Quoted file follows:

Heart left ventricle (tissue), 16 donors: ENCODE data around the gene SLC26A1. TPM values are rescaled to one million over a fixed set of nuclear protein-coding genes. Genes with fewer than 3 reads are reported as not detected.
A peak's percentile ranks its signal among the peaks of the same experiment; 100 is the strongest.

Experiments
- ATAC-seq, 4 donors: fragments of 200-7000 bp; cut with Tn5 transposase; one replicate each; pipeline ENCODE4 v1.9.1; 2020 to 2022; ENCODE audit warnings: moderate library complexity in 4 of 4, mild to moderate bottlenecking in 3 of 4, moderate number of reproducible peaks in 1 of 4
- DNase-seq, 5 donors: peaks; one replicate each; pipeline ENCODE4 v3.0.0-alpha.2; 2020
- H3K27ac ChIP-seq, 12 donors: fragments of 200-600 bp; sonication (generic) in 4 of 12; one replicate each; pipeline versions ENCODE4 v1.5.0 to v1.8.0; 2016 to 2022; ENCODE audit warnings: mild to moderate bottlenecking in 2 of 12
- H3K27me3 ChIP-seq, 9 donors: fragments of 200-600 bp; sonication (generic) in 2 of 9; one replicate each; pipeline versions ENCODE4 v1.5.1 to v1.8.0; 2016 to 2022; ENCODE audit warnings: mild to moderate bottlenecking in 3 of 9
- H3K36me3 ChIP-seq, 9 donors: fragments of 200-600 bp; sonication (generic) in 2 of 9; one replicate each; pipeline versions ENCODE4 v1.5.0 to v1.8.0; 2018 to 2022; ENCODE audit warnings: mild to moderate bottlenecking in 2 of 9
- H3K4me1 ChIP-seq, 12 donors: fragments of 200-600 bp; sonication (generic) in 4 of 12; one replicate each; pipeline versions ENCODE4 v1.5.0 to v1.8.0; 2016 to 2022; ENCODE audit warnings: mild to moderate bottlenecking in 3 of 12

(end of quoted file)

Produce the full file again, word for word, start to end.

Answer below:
Heart left ventricle (tissue), 16 donors: ENCODE data around the gene SLC26A1. TPM values are rescaled to one million over a fixed set of nuclear protein-coding genes. Genes with fewer than 3 reads are reported as not detected.
A peak's percentile ranks its signal among the peaks of the same experiment; 100 is the strongest.

Experiments
- ATAC-seq, 4 donors: fragments of 200-7000 bp; cut with Tn5 transposase; one replicate each; pipeline ENCODE4 v1.9.1; 2020 to 2022; ENCODE audit warnings: moderate library complexity in 4 of 4, mild to moderate bottlenecking in 3 of 4, moderate number of reproducible peaks in 1 of 4
- DNase-seq, 5 donors: peaks; one replicate each; pipeline ENCODE4 v3.0.0-alpha.2; 2020
- H3K27ac ChIP-seq, 12 donors: fragments of 200-600 bp; sonication (generic) in 4 of 12; one replicate each; pipeline versions ENCODE4 v1.5.0 to v1.8.0; 2016 to 2022; ENCODE audit warnings: mild to moderate bottlenecking in 2 of 12
- H3K27me3 ChIP-seq, 9 donors: fragments of 200-600 bp; sonication (generic) in 2 of 9; one replicate each; pipeline versions ENCODE4 v1.5.1 to v1.8.0; 2016 to 2022; ENCODE audit warnings: mild to moderate bottlenecking in 3 of 9
- H3K36me3 ChIP-seq, 9 donors: fragments of 200-600 bp; sonication (generic) in 2 of 9; one replicate each; pipeline versions ENCODE4 v1.5.0 to v1.8.0; 2018 to 2022; ENCODE audit warnings: mild to moderate bottlenecking in 2 of 9
- H3K4me1 ChIP-seq, 12 donors: fragments of 200-600 bp; sonication (generic) in 4 of 12; one replicate each; pipeline versions ENCODE4 v1.5.0 to v1.8.0; 2016 to 2022; ENCODE audit warnings: mild to moderate bottlenecking in 3 of 12